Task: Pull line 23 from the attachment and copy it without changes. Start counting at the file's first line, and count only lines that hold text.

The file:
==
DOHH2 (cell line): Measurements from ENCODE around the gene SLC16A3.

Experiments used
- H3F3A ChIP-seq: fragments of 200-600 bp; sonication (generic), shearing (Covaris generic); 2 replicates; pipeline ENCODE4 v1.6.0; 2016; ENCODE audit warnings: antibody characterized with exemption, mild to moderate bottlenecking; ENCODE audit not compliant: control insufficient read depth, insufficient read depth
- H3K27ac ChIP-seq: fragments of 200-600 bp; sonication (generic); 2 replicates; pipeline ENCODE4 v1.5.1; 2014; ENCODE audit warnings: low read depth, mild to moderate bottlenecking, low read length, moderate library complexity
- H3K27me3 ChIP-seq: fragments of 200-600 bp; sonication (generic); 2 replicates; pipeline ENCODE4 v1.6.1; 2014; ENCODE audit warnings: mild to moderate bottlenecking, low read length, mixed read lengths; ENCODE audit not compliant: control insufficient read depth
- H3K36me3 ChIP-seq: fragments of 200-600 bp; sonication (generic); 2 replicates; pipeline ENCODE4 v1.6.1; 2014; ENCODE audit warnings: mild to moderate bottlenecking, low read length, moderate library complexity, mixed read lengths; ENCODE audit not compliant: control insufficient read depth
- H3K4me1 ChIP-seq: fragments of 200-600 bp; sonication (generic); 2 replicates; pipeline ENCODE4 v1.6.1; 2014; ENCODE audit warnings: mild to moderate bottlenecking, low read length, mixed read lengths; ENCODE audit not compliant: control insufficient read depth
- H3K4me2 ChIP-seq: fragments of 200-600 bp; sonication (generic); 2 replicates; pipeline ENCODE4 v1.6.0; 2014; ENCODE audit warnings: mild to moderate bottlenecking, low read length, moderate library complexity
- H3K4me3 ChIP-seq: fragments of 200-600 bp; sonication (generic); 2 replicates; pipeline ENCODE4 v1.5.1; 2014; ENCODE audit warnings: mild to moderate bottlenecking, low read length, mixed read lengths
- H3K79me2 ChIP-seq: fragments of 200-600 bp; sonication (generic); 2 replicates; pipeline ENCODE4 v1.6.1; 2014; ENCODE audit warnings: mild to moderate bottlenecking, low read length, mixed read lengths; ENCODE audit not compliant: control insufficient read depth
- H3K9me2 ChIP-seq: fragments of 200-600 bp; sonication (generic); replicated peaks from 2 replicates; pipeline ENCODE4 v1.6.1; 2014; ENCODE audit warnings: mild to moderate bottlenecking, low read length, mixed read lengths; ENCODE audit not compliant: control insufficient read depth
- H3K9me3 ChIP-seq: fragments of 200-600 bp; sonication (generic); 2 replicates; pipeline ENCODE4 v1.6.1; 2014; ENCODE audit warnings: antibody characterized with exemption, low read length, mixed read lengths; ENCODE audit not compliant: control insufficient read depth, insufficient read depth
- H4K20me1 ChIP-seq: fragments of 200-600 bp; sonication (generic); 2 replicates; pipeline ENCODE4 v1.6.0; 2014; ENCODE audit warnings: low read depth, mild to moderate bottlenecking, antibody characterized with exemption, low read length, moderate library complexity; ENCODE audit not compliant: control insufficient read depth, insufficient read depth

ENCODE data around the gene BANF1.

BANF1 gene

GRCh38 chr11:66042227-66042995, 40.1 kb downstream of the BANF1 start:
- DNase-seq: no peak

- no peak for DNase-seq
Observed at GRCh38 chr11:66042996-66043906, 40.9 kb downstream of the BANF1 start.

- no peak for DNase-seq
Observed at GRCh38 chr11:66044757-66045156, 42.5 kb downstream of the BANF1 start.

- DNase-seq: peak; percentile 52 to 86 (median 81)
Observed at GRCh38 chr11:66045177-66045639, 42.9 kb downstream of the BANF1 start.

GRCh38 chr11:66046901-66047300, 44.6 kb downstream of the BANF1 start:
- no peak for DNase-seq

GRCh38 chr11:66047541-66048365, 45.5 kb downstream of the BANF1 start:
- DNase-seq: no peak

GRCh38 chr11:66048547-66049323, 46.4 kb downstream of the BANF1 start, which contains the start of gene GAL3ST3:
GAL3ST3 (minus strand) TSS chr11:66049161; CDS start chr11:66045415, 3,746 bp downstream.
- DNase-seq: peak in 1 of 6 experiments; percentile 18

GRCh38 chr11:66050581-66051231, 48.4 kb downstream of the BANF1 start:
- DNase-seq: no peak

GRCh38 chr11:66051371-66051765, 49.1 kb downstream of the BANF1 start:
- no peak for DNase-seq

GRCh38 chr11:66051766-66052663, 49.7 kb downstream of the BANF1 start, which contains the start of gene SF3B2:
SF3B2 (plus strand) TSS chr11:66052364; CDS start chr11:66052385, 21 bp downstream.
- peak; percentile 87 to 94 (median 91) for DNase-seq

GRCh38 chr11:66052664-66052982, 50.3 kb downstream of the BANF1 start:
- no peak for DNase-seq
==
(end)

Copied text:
Observed at GRCh38 chr11:66045177-66045639, 42.9 kb downstream of the BANF1 start.